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Focus on pelvic trauma

High-energy pelvic injuries remain a reason for intense scientific debates among physicians involved in trauma care. The primary goal is to save lives in severely injured patients and performing focused successful damage control surgery. After and aside of treating patients in the critical phase, further stabilization and especially their patient reported outcomes are of increasing interest. Continuous points of dispute are the best sequence of diagnostic and therapeutic measures and the usefulness of minimal-invasive surgical techniques for definitive stabilization.

In this focus on issue, six original articles highlight different new aspects of diagnosis and treatment. They cover aspects of early management and definitive treatment. Kim et al. from Korea [1] compared the survival rates after 28 days of 260 patients, who have been treated with or without trans-arterial embolization (TAE) for a pelvic injury. Survival rate of patients, who have been treated with TAE was 93.9%, whereas patients without TAE had a survival rate of only 86.2%. The difference was significant. This data clearly shows that TAE—among other procedures and with the right indication—has an important, life-saving role in the resuscitation phase of pelvic trauma patients.

External fixation is a proven method of provisional and definitive stabilization of the pelvic ring. Pins can be inserted at the iliac wing or in the supra-acetabular area. In case of optimal pin insertion, adequate stability is obtained in the anterior pelvis. The importance of correct pin placement is also given by the increasing use of minimal-invasive fixation techniques in geriatric pelvic fractures [2, 3]. New insights in the anatomical characteristics of the ilium give us precise recommendations for correct pin insertion. Von Glinski et al. [4] calculated on 9 anatomical specimen the relation between the thin monocortical area in the middle of the iliac wing and different bone trajectories in the ilium body. They could prove that a deviation of less than 5° in the supra-acetabular trajectory may already perforate the monocortical area, leading to less stable anchorage of the pins, iatrogenic fractures or damage to the nearby supragluteal vascular bundle. These findings do support a thorough preoperative planning and careful operation technique for external or internal fixation of the pelvic ring. Shan et al. [5] performed another study on the same subject. CT-data of 100 uninjured pelvis were converted into 3D-models and all supra-acetabular corridors from the anterior inferior (AIIS) to the posterior superior iliac spines (PSIS) were precisely calculated. The optimal insertion point at the AIIS is at its outer lower part, the ideal direction of the screws about 30° towards medially and cranially. In their finite element analysis, stability after insertion of a semi-length screw was similar to the full-length screw.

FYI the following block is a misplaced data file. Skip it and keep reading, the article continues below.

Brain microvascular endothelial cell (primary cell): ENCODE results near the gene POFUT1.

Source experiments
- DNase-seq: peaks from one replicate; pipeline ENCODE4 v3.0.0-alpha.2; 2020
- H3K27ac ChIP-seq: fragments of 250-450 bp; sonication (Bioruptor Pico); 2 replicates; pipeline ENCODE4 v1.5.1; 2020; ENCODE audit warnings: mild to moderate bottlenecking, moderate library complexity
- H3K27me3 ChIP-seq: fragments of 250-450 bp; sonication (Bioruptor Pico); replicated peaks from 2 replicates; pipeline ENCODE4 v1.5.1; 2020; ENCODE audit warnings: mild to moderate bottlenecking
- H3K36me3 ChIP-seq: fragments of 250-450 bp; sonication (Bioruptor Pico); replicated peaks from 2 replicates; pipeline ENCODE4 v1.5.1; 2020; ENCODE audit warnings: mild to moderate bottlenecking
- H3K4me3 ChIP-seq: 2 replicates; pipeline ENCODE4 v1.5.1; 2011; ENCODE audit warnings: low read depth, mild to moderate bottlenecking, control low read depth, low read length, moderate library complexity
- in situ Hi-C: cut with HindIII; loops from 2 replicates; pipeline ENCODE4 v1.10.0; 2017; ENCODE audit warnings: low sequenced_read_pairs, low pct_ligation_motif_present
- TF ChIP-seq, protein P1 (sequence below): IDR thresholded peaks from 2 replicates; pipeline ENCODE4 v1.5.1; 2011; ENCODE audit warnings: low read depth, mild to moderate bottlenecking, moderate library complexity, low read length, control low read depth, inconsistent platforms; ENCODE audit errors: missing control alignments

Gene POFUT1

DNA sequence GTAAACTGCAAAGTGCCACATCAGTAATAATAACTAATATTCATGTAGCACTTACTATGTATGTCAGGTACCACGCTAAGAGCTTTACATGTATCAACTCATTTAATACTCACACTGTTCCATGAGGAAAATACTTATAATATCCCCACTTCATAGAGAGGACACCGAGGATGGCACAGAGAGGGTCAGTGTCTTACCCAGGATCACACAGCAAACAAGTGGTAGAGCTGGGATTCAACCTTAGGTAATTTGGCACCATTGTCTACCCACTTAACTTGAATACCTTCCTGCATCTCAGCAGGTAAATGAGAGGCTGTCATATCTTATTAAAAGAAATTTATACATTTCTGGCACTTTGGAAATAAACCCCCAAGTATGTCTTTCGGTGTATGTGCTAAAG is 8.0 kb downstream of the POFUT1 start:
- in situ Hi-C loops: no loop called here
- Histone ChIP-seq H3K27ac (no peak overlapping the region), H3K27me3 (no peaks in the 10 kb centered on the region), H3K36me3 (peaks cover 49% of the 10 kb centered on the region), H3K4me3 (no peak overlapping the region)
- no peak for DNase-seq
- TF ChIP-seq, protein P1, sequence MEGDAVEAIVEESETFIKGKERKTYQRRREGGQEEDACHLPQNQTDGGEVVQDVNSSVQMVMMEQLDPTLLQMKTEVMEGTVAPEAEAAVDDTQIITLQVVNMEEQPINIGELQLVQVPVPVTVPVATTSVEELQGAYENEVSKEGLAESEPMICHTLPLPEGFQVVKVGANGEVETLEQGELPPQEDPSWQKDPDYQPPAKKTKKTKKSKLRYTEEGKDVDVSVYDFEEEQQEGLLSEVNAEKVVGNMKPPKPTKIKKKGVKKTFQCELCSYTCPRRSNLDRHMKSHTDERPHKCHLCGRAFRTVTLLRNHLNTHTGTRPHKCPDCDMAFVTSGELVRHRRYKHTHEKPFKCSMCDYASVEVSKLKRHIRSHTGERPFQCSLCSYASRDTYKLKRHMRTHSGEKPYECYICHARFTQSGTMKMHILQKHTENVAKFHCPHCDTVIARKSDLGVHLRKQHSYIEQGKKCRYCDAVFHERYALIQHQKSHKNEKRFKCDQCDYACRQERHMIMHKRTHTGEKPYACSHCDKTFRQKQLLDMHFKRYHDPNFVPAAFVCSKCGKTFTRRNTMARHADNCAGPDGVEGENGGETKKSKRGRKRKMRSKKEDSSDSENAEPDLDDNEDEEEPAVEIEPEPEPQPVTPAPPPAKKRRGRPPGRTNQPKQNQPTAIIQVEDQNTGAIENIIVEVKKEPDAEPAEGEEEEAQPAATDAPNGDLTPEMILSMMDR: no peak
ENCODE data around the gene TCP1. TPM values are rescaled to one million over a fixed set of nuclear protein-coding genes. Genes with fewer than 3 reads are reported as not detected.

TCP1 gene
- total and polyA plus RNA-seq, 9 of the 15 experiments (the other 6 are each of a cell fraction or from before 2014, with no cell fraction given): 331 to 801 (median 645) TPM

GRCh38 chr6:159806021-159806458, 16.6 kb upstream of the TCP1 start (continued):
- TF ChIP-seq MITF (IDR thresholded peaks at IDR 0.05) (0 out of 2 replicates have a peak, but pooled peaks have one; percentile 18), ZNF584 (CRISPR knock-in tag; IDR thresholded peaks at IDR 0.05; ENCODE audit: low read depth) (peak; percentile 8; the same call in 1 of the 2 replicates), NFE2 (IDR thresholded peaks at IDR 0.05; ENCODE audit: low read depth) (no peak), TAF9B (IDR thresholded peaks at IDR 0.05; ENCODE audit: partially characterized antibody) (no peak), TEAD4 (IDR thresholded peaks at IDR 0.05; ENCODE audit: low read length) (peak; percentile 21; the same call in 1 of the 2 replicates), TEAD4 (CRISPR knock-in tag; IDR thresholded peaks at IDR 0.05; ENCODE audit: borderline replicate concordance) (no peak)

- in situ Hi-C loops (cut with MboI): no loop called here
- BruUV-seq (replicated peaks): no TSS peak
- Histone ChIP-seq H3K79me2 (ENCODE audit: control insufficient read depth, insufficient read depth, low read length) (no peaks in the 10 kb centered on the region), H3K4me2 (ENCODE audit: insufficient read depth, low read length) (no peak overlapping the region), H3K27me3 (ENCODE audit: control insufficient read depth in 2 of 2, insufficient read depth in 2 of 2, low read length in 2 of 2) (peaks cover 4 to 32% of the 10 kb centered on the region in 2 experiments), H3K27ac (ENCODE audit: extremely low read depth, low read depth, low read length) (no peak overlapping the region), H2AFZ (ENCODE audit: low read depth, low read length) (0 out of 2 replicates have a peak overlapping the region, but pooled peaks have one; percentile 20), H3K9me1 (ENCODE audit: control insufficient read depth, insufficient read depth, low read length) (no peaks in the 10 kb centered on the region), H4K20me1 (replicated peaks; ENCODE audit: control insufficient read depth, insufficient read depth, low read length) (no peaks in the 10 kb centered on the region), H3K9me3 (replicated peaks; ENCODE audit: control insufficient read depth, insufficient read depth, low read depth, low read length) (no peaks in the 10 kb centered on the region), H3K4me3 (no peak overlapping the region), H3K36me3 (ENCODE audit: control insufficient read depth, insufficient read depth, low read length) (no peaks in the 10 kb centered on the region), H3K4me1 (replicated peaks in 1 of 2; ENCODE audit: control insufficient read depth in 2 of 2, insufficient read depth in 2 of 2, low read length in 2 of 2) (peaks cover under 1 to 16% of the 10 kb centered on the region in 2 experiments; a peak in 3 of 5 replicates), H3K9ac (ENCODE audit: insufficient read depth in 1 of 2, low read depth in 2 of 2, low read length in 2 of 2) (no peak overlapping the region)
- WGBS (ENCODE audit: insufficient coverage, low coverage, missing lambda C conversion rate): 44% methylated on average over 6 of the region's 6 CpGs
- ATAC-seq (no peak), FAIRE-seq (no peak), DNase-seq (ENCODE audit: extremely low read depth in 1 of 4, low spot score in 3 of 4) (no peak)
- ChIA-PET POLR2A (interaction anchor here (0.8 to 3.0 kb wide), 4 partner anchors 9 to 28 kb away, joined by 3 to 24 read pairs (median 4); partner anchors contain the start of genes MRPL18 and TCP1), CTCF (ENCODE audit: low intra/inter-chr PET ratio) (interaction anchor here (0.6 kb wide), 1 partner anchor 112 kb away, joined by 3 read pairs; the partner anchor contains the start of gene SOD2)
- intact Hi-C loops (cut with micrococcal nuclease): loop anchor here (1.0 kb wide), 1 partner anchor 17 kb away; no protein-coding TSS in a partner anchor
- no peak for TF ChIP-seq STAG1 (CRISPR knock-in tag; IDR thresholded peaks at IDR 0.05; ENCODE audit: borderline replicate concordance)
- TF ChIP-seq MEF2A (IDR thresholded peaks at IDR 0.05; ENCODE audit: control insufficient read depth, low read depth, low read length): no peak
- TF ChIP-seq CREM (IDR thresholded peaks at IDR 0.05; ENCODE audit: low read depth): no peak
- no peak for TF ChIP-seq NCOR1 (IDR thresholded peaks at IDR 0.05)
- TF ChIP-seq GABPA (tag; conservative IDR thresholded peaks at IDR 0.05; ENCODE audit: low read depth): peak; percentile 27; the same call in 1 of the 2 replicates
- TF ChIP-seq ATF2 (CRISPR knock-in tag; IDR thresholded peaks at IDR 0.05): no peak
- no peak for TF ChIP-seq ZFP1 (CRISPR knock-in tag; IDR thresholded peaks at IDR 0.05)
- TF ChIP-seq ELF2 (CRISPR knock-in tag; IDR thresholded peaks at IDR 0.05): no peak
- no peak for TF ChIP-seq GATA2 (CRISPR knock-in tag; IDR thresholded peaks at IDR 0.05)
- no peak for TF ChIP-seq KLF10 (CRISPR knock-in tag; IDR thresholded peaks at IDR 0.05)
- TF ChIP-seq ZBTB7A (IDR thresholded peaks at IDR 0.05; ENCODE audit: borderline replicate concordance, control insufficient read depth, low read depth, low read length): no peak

In the following original papers, the authors investigate the possibilities of conventional and new technologies for preoperative planning and intra-operative control of reduction and implant positioning. Rommens et al. [6] looked at the safety of 2D-fluoroscopy based iliosacral screw osteosynthesis in patients below 65 years of age. 207 iliosacral screws were inserted in 101 procedures. A minimal-invasive procedure was performed in 77.5% of the patients. 12 early and 5 late operative revisions were necessary. Screw penetration was detected in postoperative CT in 20 cases, all of them in double screw osteosynthesis of S1. The authors conclude that 2D-fluoroscopy based iliosacral screw osteosynthesis remains a safe method in times of computer navigation, provided that a thorough preoperative analysis of the anatomy of the upper sacrum and planning of the screw localization is done.

Wang et al. [7] assessed the influence of 3D printing for open reduction and internal fixation of pelvic fractures through a meta-analysis of randomized controlled trials and prospective comparative studies. Five studies were collected with 174 patients in the 3D printing group and 174 in the conventional group. The authors found significant differences of operation time, intra-operative blood loss and postoperative complications. Quality of pelvic fracture reduction and functional outcome were superior as well. The authors conclude that 3D printing technology is an important support in understanding the particular features of each pelvic fracture and for preparing the operative procedure.

In this focus on pelvic trauma, different modalities for emergency treatment, provisional stabilization and definitive care are discussed. Pelvic trauma remains a challenging entity, for which resuscitation, preoperative planning for definitive surgery, limitation of radiation and methods of minimal-invasive surgery are important aspects. The original papers of this focus on may guide the individual trauma surgeons in their choice on how to proceed in their specific hospital setting. We wish you interesting reading and new insights thereafter.

Prof. Dr. Dr. h. c. Pol M. Rommens

Guest Editor

PD Dr. Daniel Wagner

Co-Guest Editor

References

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Rommens, P.M., Wagner, D. Focus on pelvic trauma. Eur J Trauma Emerg Surg 47, 1659–1660 (2021). https://doi.org/10.1007/s00068-021-01823-9

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